Sunday afternoon, I took half the ceili off and we went up the coast sightseeing, and what stunning sights we saw! At a beach near Buncrana the sky was the clearest blue on one side of the horizon and heavy with brooding clouds looming on the other. While the sun struggled at first to penetrate the greyness, fresh winds blew the clouds to the side, effectively banning the threat of darkness—an analogy, perhaps. And I learned that ‘wee’ means small or little and is used all the time!
Next year, this weekend will see some changes, and I have learned again that nothing is ever static, and certainly in the north it isn’t. Ye good people, do go up and check it out—have a look at the metallic sculptures of Strabane, fifteen-foot people on a green, some playing instruments, others moving towards each other and a plaque that says, “Let the Dance Begin.”
African greetings, Bill, from an Irish exile. I have a copy of your Set Dancing News dated December 2001–January 2002! Yes, it’s seven years old, but it has its place on my bookshelves, and I know exactly where to get it when I need a dose of Irish, and then I read it from cover to cover again, against a background of gorgeous Irish dance music. Your magazine is full of great news of the extraordinary spead of the rince all across the world.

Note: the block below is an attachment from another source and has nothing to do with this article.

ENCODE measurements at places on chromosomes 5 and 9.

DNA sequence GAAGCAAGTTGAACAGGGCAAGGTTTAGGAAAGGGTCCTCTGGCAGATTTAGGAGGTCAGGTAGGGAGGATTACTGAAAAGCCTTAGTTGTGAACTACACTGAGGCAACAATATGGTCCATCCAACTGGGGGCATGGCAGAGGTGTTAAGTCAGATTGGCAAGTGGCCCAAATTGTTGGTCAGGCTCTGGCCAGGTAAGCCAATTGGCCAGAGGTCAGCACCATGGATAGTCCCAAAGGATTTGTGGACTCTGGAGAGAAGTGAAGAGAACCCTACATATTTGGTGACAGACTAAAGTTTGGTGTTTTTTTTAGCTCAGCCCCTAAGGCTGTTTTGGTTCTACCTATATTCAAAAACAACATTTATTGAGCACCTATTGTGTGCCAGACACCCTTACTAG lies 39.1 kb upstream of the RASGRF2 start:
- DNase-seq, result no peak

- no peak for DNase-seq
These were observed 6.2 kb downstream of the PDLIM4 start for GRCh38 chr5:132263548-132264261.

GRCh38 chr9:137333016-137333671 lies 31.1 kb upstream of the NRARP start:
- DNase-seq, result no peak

Where I live, in the Limpopo province of South Africa, that’s northeast and next to the Kruger National Park, there’s not a lot that’s any way Irish, but it’s amazing how many people have Irish connections and they’re quite keen to get together for a street party for St Patrick’s Day. And maybe moving on from there, I would like to try and interest them in learning to do some of the set dances and have gatherings like you do in Ireland and all over the world. Is it difficult to learn and where do you start? Can I buy DVDs to teach myself and others? And what are the chances of workshops in this part of the world? Bear in mind that our little village is 600km from Johannesburg and 2000km from Capetown. Hope springs eternal! My heart is bursting with pride for Ireland and all things Irish.